CATHEDRAL PARK JAZZ FESTIVAL: CHUCK ISRAEL'S JAZZ ORCHESTRA, STAN BOCK AND THE NEW TRADITION, TRIO FLUX, & MORE
(Cathedral Park, N Edison & Pittsburg) Maximize the fine Portland summer by spending it lounging on the grass while surrounded by the sounds of the West Coast's longest-running free jazz festival—the Cathedral Park Jazz Festival, now on its 33rd year. MARJORIE SKINNER


SOMETIMES A GREAT NOTION FESTIVAL: ROSE WINDOWS, KEN STRINGFELLOW, CAMBODIAN SPACE PROJECT, THE MALDIVES, MATTHEW HELLER
(Mississippi Studios, 3939 N Mississippi) Sean Hocking started his Metal Postcard Records label in Sydney, Australia, then moved it to New York before finally ending up in Hong Kong. Lately he's taken an interest in Portland, and the label's second Sometimes a Great Notion festival kicks off this weekend. Headlined by Pink Skulls and Das Fluff, Friday's lineup features alternative takes on electronic music, complemented by locals Pinks Quieter, Pulse Emitter, and garage-rock shit-kickers White Fang. Saturday night's wide-ranging lineup includes Ken Stringfellow (the Pogues and sometimes REM member), Seattle heavy-hippie group Rose Windows, alt-country from the Maldives, and local songwriter Matthew Heller. MATT SULLIVAN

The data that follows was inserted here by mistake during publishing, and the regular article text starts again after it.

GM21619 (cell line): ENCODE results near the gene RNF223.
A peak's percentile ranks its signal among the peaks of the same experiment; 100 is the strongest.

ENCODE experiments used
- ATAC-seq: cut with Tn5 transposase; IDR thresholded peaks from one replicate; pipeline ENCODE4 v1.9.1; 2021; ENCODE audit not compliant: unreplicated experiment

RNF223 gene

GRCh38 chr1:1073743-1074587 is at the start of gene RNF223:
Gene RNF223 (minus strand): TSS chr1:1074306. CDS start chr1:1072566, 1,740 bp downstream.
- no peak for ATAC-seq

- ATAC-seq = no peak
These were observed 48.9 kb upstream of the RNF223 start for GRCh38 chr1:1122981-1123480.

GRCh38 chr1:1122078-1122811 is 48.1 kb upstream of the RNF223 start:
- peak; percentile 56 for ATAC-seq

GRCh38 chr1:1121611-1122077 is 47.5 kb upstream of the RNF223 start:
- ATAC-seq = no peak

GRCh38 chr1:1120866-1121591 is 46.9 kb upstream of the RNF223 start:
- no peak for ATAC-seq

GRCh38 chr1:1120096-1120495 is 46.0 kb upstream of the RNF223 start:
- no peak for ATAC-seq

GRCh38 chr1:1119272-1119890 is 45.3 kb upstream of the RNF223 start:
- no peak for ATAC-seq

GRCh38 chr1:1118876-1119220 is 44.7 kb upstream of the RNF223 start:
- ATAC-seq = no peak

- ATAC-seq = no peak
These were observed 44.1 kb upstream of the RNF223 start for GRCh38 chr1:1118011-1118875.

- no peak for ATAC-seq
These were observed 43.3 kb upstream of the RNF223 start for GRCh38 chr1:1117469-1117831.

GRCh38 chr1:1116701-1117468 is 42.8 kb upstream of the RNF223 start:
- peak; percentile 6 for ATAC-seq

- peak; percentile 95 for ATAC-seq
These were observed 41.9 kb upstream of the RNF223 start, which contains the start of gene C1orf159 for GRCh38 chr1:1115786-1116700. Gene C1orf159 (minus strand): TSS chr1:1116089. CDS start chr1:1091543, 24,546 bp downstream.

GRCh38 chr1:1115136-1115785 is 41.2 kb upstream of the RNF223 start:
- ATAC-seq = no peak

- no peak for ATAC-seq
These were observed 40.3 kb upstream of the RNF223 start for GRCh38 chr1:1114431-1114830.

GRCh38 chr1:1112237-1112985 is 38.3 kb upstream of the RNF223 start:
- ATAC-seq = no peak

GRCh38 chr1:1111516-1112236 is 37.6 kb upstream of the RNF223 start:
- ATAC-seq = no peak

BIG STAR: NOTHING CAN HURT ME SCREENING: KEN STRINGFELLOW AND SPECIAL GUESTS
(Hollywood Theatre, 4122 NE Sandy) No band is as ripe for the documentary/exhumation treatment as Big Star, perhaps the ultimate cult band. In the early ’70s, the Memphis power-pop group created three staggeringly brilliant LPs that all sank without a trace, and figurehead Alex Chilton had a weird, winding music career that made some of the catchiest pop the world has ever heard, along with willfully off-putting no-wave and broken-down singer/songwriter confessionals. Unlike in Searching for Sugar Man or the more recent, excellent A Band Called Death, the many interviews with insiders and fans in Big Star: Nothing Can Hurt Me don’t seem likely to turn on new fans to the very real magic of Big Star. The converted, though, will be perfectly satisfied in hearing “September Gurls” pump out of movie-theater speakers at full volume. Saturday’s screening will be followed by a performance of Big Star songs by Ken Stringfellow and “special guests.” NED LANNAMANN


CENTAURPALOOZA: AVENUE VICTOR HUGO, STEAK KNIFE, PITCHFORK MOTORWAY, THE COOL WHIPS, THE SUICIDE NOTES, THE SATIN CHAPS, & MORE
(Centaur Guitar, 2833 NE Sandy & Katie O'Brien's, 2809 NE Sandy) The parking lot of Centaur Guitar is once again undergoing its yearly transformation from ho-hum asphalt wasteland to stomping grounds for rockers of every creed. Featuring a stupefying number of bands, this year's Centaurpalooza spills over into neighboring bar Katie O'Brien's. None of this affects the price of admission: totally free. Genres be damned here; acts as diverse as the Satin Chaps, the Decliners, Big Foot Dick, Bitch School, and the Last Regiment of Syncopated Drummers all have a turn at the stage. It's unfortunate that the fest's dates coincide with those of PDX Pop Now! this year, but any port in a storm, right? RYAN J. PRADO